One thing the Readathon did accomplish, though, is to get me back into the habit of reading a book at lunch, rather than randomly reading news stories, blogs and other flotsam from the web. Amazing how much you can read in half an hour. Years ago, most of my reading was done either early in the morning, or at bus stops before and after work, yet I managed to read three, sometimes four books each week. My focus may not be as sharp these days, but having consistent, even if short, times to read really helps to increase the "books read" list.

The next day of reading is in October. That's usually a better time for me - the weather is getting cooler, the fire is inviting and it's easier to curl up with a book or three for the day. October 22nd is the day; consider joining the almost 2,000 other people who love to read that day.

Friday, April 22, 2016

'Twas the night before Readathon

I'm not sure I've mentioned it here, but I'm participating in Dewey's 24-hour Readathon on Saturday.

This is my third go-round with the Readathon, but I'm certainly not a hard core, stay up all night kind of reader. I'll read for as much of the day as I can, and will most likely get a couple of additional hours in before church on Sunday, but I value my sleep.

Preparation is the key to being able to read most of the day without guilt.

First, the "stack".

While most of the pictures of reading stacks I've seen from other Readathon participants consist of physical books, mine are all on the Kindle.

This is really a partial stack, as I could only fit the first five books or so on the screen at once. Ironically, the one book that is not shown - Private Justice, the first book in a series recommended to me by a friend - is no longer in the stack because I've read it. Along with the next two in the series. All in the last ten days.

How's that for a warm up?

The beauty of the Kindle is that if none of the original choices grab my attention on Saturday, there are close to one hundred other books in my "unread" kindle library, plus the vast quantities of books available for purchase and immediate download from Amazon.

I'll certainly not want for reading choices.

Next, the snacks.

People seem to be almost as excited by the snacks and other food they've planned for the Readathon as for the reading itself.

Me, I'm planning to stick to mostly "real food" meals and snacks, though I do have both Oreos and Goldfish crackers available as well. The current plan includes:

Breakfast "power sandwich" at Panera to start the day
Hummus and green pepper strips for a morning snack
Chicken and broccoli mostly-crustless quiche and a spinach salad for lunch
An apple, graham crackers and peanut butter for the afternoon pick-me-up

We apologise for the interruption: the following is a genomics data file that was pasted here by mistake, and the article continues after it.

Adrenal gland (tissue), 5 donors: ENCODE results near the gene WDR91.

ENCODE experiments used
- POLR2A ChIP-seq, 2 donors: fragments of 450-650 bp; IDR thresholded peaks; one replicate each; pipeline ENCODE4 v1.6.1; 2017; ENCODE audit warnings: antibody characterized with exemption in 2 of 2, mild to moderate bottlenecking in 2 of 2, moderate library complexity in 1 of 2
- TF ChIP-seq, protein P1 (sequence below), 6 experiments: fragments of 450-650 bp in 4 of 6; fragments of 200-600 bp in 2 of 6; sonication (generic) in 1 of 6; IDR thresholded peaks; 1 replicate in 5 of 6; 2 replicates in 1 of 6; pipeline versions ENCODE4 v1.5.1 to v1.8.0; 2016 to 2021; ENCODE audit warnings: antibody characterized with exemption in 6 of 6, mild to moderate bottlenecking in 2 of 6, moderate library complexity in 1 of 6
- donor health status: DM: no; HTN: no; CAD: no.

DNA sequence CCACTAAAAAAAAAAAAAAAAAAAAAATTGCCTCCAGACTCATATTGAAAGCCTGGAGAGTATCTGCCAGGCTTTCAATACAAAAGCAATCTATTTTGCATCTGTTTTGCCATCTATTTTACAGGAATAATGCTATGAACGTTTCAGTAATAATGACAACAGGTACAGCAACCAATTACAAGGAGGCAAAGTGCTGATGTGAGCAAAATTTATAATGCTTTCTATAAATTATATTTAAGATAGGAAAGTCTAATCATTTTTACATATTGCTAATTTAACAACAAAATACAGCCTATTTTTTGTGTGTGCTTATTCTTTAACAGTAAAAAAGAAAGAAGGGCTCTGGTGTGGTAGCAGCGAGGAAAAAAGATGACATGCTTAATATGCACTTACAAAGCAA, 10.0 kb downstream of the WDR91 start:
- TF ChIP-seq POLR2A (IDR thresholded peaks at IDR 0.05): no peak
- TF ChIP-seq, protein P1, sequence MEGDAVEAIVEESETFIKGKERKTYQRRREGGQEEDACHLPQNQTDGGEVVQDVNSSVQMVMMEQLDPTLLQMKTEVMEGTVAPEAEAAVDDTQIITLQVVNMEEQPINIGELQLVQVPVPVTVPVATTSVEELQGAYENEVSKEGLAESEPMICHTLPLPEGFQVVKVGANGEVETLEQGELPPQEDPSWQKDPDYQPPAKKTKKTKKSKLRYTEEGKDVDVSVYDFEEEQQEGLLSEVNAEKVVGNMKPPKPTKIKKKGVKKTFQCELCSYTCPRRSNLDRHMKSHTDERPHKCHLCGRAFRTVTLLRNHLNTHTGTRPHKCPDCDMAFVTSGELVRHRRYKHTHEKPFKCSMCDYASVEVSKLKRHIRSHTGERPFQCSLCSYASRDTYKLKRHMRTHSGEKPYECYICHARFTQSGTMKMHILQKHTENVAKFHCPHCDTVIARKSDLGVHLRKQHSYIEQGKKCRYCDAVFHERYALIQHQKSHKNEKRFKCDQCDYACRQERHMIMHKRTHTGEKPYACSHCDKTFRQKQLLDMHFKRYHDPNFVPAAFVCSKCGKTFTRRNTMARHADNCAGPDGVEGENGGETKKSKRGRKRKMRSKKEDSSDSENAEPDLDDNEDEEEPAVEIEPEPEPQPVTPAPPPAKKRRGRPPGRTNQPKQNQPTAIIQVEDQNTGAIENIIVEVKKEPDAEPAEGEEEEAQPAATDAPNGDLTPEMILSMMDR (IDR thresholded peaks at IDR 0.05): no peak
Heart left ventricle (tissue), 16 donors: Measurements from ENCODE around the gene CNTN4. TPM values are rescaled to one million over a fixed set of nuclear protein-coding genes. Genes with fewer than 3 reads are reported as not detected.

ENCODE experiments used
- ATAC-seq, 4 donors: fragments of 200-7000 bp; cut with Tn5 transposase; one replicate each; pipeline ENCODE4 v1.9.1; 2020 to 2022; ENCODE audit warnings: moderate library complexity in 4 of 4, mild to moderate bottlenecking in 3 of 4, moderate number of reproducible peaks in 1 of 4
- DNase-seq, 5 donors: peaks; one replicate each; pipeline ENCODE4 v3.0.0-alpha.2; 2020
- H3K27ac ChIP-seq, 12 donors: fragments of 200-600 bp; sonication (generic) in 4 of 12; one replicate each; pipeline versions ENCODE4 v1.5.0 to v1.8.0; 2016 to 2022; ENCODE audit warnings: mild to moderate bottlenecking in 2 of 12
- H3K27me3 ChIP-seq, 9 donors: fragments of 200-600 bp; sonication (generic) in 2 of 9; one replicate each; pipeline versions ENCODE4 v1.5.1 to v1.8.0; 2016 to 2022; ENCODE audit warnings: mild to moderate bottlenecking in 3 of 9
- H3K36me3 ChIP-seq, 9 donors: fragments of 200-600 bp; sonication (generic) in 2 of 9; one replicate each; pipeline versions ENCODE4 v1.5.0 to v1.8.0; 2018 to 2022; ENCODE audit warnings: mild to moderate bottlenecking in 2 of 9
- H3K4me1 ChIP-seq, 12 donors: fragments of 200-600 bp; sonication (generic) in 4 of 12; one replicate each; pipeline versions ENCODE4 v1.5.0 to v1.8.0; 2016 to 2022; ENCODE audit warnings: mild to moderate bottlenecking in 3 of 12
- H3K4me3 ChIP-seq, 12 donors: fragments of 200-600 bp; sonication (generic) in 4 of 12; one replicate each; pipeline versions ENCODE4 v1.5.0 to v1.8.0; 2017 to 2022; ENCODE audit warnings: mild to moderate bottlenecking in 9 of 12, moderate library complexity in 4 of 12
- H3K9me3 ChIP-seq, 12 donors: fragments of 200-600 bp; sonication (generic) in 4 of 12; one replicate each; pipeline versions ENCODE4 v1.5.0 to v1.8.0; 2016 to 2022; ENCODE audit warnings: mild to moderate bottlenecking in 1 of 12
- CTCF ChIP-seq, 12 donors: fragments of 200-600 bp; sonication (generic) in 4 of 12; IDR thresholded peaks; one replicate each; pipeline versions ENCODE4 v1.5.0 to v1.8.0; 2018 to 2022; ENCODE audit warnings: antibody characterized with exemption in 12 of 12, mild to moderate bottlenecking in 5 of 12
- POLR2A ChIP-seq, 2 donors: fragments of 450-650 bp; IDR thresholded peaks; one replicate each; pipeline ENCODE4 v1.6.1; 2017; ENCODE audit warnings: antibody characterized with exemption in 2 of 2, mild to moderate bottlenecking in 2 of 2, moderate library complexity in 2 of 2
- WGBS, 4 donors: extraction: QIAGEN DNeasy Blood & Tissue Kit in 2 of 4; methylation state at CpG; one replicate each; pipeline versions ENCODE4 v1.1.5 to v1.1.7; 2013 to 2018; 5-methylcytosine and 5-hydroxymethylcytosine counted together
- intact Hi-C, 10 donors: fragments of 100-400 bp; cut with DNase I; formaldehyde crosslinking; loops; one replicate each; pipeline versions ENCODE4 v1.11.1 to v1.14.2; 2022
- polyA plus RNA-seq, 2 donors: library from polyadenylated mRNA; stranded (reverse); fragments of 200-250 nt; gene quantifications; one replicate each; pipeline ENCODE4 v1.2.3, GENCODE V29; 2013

Leftover lemon chicken with mushrooms over pearled couscous for dinner

While I will begin the day with coffee, most of the rest of the day my libation of choice will be ice water. That's pretty much what I do most days, anyway, and the water will keep me well hydrated. If I want a change up in the afternoon, I've refrigerated bottled water and those tubes of Crystal Light lemonade that are made to mix in.

A glass of wine (or two) and some cheese and crackers may round out the later night hours.

Lastly, the locations.

As much as I love to read, I simply cannot stay in one place for the entire Readathon.

As mentioned, I'll start the day at Panera, at 6 a.m. It's an hour before the "official" start in my time zone, but I'm generally up and out by that time on the weekend anyway. The restaurant doesn't start to get noisy and crowded until 8 - 8:30, which gives me plenty of time to get a good start on Hitchhiker's Guide.

Home, then, by midmorning, to curl up in the recliner for a few hours, and the morning snack. I can keep reading through lunch, as the kindle cover works as a stand, allowing me to read almost hands free (still have to keep a finger clean to swipe for page turns).

Here's where things may go a bit awry. Ideally, I'd stay home the rest of the day, moving among the dining room table, recliner, couch and desk to read. But there is a good chance I'll want to get out once more, most likely to Starbucks later in the afternoon. I find that I concentrate better in a slightly noisy place. The bits of my brain that would usually be wandering off and pulling me toward distractions are occupied with keeping the noise at bay, allowing me to focus more keenly on actually reading. It works for me, anyway.

I never, ever read in bed (Bed is for two things, and reading is incompatible with either), so the last reading of the night will be on the computer at the desk upstairs. That's another great thing about the kindle - I can read my books directly from my amazon account on any screen - phone, tablet, computer.

That's the plan. The day will be a success not if all these components come together as laid out, but if I simply spend more of the day reading than not.